On its website, the international charity Heifer International claims to “empower families to turn hunger and poverty into hope and prosperity”. It does this, it says, by refusing to give these poor families “a handout”.
Instead, it delivers livestock, cows or goats or pigs, whose new owners then have access both to reliable food and reliable income. They can consume the eggs and milk and sell the surplus in the market for money.
In this way, money from the “haves” of the world is transformed into a sustainable livelihood for the have-nots, meeting the goal of poverty alleviation.
Heifer International is not the first charity in the world to pioneer in-kind assistance for the poor.
For decades, international aid organisations and development assistance agencies from rich nations have been functioning on the premise that to end poverty, the poor must be given the goods they need rather than the cash they crave.
As a result, hundreds – even thousands – of development programmes are funded every year (and praised every year) for their efforts in providing clothes, seeds, textbooks, desks, cows, goats and any number of other goods to the world’s poor.
The myth on which they rest is a familiar one: if given cash, the poor will immediately squander it or become dependent on it. They will, in sum, make the same poor decisions that the rich believe to be the cause of their poverty in the first place.
This premise is wrong. In 2014, a pair of economists, Chris Blattman from Columbia University and Paul Niehaus from the University of California at San Diego, decided to test the efficiency of Heifer International’s hypothesis that giving animals was one of the best ways to alleviate poverty of the recipients.
In an article published in Foreign Affairs they summarised their findings: organisations such as Heifer International spent a huge percentage of donor money on the staff they needed to deliver the "goods". The consequence: a cow that would cost $300 (Dh1,100) locally actually cost $3,000 for delivery by Heifer.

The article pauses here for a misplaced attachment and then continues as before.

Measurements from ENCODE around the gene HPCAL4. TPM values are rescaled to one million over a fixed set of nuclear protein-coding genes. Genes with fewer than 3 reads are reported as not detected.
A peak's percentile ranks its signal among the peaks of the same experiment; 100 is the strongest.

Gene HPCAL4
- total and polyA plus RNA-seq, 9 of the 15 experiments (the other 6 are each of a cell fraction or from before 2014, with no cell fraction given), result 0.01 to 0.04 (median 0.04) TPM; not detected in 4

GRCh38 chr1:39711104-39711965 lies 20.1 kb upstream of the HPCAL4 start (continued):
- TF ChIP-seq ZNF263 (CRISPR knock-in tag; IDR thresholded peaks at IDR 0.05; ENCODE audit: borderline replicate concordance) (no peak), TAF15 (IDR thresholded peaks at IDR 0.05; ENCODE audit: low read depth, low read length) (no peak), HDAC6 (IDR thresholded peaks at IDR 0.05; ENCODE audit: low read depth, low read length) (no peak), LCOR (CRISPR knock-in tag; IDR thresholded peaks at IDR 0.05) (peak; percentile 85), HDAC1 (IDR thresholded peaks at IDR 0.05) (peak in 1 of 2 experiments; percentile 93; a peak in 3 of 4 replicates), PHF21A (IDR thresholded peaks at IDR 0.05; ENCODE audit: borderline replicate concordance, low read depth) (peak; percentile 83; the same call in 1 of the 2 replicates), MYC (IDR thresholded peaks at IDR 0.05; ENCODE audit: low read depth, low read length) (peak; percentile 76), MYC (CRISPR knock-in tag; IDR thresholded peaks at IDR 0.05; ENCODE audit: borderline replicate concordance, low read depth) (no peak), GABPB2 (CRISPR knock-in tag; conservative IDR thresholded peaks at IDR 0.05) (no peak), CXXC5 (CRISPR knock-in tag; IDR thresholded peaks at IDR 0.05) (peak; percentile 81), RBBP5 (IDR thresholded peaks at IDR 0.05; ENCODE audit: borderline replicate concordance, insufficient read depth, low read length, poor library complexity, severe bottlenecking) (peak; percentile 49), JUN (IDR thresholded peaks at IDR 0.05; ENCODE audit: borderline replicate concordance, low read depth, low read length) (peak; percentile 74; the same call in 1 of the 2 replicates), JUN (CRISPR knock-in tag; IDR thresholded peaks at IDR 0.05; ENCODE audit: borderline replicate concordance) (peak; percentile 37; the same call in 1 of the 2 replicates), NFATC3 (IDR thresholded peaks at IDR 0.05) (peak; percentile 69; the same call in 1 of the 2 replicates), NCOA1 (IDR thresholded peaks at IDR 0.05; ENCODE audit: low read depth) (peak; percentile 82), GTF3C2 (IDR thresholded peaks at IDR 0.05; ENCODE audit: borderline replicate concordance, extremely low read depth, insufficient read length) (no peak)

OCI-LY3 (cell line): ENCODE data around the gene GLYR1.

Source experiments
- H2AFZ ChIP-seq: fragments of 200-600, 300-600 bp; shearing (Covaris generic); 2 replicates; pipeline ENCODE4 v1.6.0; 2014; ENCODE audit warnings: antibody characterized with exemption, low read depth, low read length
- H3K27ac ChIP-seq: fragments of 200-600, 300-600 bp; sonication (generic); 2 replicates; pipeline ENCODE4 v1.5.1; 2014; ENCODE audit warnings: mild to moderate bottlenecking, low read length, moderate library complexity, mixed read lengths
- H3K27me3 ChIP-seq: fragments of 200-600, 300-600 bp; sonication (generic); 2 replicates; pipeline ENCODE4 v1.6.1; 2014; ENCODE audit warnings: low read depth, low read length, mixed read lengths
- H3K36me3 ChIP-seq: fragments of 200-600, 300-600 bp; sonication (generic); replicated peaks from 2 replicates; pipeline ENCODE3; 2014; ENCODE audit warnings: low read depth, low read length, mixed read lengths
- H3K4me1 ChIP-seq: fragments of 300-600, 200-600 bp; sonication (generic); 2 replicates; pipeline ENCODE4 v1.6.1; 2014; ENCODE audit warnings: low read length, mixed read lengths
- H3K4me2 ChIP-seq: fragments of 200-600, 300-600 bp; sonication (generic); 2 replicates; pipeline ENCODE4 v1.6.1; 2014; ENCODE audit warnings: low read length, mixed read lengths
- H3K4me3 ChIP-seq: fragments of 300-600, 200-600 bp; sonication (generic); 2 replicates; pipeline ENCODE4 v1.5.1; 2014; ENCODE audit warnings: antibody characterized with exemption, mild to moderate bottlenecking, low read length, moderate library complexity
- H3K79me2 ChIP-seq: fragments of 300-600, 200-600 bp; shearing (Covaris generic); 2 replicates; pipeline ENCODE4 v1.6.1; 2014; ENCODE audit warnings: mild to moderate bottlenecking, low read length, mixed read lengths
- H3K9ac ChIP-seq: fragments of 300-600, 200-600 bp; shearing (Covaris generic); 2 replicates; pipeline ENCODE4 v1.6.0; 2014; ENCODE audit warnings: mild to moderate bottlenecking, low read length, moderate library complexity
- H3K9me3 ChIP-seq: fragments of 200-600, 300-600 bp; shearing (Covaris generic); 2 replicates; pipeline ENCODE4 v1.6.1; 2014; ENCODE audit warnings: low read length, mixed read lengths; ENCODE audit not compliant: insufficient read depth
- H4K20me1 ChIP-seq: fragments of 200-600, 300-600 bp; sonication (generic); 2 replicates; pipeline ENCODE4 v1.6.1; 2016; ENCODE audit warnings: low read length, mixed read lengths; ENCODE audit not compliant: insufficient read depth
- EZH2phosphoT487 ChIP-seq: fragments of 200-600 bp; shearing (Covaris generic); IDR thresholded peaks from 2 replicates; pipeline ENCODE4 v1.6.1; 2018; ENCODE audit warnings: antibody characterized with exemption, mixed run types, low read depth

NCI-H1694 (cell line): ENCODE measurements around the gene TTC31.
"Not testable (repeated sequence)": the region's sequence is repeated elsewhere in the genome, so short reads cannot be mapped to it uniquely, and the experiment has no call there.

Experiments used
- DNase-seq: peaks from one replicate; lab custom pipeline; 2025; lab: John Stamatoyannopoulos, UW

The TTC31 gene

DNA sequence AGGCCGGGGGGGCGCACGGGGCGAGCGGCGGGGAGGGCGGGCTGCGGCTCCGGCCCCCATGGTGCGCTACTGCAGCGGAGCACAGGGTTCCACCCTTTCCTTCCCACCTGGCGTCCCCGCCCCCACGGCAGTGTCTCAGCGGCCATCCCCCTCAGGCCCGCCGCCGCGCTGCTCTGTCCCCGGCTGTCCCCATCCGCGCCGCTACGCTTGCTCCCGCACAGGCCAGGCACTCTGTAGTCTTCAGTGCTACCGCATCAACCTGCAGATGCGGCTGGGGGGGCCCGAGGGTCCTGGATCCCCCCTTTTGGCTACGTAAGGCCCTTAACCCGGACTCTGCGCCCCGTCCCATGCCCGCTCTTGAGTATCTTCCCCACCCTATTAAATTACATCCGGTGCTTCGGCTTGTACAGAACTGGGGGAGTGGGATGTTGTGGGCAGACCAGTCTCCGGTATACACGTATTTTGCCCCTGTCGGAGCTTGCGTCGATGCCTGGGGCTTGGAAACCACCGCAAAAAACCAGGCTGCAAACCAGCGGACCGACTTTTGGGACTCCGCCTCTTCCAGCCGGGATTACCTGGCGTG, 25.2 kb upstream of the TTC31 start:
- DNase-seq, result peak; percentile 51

Even more importantly, studies quoted in the article revealed that when the poor were given cash, they did not squander it.
One of these studies, conducted by Blattman himself, involved giving $200 to a group of Liberian “drug addicts and petty criminals” – basically those least likely to spend money wisely.
The results shocked adherents of the no-cash rule: not only did the men not waste the money, but they also spent it on basic necessities and on equipment they would need to start their own businesses.
Since then, several follow-up studies have confirmed the value of cash transfers as a more efficient means of delivering development aid.
The most recent, published by the World Bank, looked at the results of 19 separate studies, all of which tested whether poor people who were given cash would spend it on so-called “temptation goods” such as drugs, alcohol or tobacco. Its findings reiterated what Blattman had said back in 2014, that cash transfers were not squandered away on these temptation goods.
Not only was the finding consistent across all the studies, but it was also consistent across geographic location, with data from Latin America, Africa and Asia all showing the same thing.
The value of giving cash, which permits recipients to make their own decisions regarding what they most need, is not only applicable within the development aid context.
In late 2014, researchers Daniel Masterson from Yale University and Christian Lehmann from the University of Brasilia partnered with the International Rescue Committee and applied the cash-is-better-than-kind hypothesis to international humanitarian disaster.
Focusing on Syrian refugees in Lebanon, they separated recipients into two groups: those living in villages above 500 metres elevation and those living below 500 metres.